Knauf Plasterboard Tianjian has settled Chinese drywall claims with Beazer Homes USA, Inc. In a statement issued yesterday, Knauf said the details of the Beazer settlement will be made public in the coming days.
Knauf’s statement also indicated that more settlements with builders could be in the works. According to a CBS News report, Knauf is in confidential settlement talks with 6 to 10 other builders that, like Beazer Homes, unknowingly used the bad drywall to constructed homes and were then forced to repair the damage.
Since late 2008, the Consumer Products Safety Commission (CPSC) has received more than 3,000 reports from residents in 37 states, the District of Columbia, and Puerto Rico regarding defective Chinese drywall. Gases emitted from Chinese drywall are being blamed for significant property damage, including damage to HVAC systems, smoke detectors, electrical wiring, metal plumbing components, and other household appliances. These gases also produce a sulfurous odor that permeates homes, and cause metals, including air conditioning coils and even jewelry, to corrode. People living with Chinese drywall have also suffered eye, respiratory and sinus problems that may be linked to the gases.
Hundreds of Chinese drywall lawsuits have been consolidated in a multidistrict litigation in federal court in New Orleans before U.S. District Judge Eldon E. Fallon. Last month, Judge Fallon ordered Knauf, which is named in 200 such lawsuits, to pay 164,000 to a Louisiana family whose home was ruined by the wallboard. The month prior, he had ordered another manufacturer, Taishan Gypsum Co. Ltd., to pay $2.6 million to seven Virginia families whose homes were contaminated with Chinese drywall.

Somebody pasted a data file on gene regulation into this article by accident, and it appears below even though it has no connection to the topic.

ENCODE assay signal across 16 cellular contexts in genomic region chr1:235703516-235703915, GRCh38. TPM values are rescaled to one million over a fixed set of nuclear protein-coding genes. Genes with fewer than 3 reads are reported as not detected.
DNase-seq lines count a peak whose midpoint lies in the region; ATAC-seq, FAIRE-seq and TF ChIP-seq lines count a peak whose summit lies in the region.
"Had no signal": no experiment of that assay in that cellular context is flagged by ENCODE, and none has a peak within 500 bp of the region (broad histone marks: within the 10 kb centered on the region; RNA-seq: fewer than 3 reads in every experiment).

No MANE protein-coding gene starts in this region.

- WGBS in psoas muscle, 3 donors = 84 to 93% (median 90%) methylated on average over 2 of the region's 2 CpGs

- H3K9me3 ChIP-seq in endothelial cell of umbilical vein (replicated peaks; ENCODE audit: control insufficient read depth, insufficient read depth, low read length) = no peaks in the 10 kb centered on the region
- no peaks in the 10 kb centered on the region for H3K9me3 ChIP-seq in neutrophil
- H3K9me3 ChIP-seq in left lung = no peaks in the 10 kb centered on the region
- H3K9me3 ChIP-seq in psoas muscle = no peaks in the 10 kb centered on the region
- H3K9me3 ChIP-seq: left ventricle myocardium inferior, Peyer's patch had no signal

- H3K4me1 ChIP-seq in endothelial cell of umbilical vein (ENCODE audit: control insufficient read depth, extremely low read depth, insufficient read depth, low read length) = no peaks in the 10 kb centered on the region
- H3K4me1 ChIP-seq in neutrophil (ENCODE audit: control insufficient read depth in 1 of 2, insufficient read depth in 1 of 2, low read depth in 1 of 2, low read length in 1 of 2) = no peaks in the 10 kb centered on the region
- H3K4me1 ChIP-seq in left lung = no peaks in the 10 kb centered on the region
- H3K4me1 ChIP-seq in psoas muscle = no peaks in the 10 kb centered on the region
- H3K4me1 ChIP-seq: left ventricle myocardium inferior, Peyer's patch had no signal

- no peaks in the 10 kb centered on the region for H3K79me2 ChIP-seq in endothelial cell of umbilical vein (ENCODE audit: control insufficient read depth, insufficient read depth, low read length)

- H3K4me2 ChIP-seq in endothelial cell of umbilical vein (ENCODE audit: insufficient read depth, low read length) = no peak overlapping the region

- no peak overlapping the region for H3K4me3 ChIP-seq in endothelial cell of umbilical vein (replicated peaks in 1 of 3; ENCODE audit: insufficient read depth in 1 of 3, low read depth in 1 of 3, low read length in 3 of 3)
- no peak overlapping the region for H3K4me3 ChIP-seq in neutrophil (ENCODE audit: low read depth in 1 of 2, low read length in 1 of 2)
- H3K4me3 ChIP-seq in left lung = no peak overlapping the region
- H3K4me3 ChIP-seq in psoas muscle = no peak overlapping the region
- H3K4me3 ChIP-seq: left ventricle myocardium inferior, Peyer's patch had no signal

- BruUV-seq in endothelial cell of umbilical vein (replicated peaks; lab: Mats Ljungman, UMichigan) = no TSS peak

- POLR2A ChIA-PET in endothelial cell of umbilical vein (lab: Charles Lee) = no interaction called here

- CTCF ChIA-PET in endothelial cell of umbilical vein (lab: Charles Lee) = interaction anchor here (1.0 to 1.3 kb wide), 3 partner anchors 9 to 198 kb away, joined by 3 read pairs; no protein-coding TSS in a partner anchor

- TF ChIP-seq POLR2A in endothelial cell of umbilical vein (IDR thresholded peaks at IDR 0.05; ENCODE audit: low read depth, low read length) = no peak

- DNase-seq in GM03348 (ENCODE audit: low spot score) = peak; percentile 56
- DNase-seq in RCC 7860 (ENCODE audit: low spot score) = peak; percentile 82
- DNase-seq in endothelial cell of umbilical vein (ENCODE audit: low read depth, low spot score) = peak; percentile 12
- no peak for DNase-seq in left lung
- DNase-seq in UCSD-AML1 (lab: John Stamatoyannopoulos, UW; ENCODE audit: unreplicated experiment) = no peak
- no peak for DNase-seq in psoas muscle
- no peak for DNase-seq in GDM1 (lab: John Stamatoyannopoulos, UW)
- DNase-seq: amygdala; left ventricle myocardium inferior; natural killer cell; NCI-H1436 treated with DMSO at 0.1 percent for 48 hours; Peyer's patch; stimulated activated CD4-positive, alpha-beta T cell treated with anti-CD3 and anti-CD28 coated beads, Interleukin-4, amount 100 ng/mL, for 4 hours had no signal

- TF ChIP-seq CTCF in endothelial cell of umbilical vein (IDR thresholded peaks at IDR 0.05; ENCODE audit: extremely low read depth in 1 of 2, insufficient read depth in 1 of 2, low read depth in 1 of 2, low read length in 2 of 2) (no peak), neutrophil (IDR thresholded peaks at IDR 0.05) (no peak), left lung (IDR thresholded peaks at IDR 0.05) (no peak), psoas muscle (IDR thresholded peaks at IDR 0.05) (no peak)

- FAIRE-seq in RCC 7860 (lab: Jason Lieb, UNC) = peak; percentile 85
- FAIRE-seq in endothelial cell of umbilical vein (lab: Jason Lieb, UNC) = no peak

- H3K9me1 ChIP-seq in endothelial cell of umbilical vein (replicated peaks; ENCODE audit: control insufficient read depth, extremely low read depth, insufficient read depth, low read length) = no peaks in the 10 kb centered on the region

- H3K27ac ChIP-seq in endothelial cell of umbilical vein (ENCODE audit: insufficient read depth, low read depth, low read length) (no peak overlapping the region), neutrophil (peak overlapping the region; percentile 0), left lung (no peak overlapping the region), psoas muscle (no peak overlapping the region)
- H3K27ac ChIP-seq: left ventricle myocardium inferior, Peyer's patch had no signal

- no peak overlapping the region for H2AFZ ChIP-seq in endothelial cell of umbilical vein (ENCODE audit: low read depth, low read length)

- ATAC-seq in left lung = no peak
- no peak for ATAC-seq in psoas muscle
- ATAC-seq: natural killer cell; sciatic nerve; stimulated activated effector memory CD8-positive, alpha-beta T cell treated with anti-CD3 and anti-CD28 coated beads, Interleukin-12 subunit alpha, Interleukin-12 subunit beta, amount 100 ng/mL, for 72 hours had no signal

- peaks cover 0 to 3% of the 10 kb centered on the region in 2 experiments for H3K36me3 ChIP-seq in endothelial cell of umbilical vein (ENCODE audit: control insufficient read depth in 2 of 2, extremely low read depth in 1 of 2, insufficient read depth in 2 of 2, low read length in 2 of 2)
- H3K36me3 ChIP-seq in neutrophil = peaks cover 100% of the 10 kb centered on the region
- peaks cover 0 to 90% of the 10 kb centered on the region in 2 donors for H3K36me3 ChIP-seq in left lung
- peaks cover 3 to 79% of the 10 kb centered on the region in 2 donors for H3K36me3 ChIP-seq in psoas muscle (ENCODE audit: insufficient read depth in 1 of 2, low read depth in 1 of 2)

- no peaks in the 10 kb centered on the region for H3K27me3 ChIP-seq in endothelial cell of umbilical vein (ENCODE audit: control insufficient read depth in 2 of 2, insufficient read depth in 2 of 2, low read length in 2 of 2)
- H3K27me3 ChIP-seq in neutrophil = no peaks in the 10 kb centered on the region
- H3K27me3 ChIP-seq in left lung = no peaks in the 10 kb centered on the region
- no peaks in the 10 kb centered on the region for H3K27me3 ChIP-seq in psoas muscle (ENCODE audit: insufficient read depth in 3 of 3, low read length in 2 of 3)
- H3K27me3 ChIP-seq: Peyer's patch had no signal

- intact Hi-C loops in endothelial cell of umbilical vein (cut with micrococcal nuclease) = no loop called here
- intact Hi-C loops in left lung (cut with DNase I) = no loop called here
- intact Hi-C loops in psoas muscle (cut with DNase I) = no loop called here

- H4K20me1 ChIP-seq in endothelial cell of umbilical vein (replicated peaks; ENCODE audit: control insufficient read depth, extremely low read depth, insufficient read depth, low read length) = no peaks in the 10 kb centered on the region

In both cases, Judge Fallon mandated that the plaintiffsâ€™ homes be gutted down to the studs. The Judge also ruled that the plaintiffs were entitled to damages for the cost of personal property damaged by the drywall gases, relocation costs, and loss of use and enjoyment of the home.
According to The Wall Street Journal, Beazer said in its most recent quarterly report that it had identified about 50 homes in Southwest Florida where subcontractors installed defective Chinese drywall. Beazer was one of the first builders to step up and fully remediate troubled homes, the Journal said. According to the report, the remediation protocol ordered by Judge Fallon in the two Chinese drywall lawsuits he decided had been proposed by Beazer.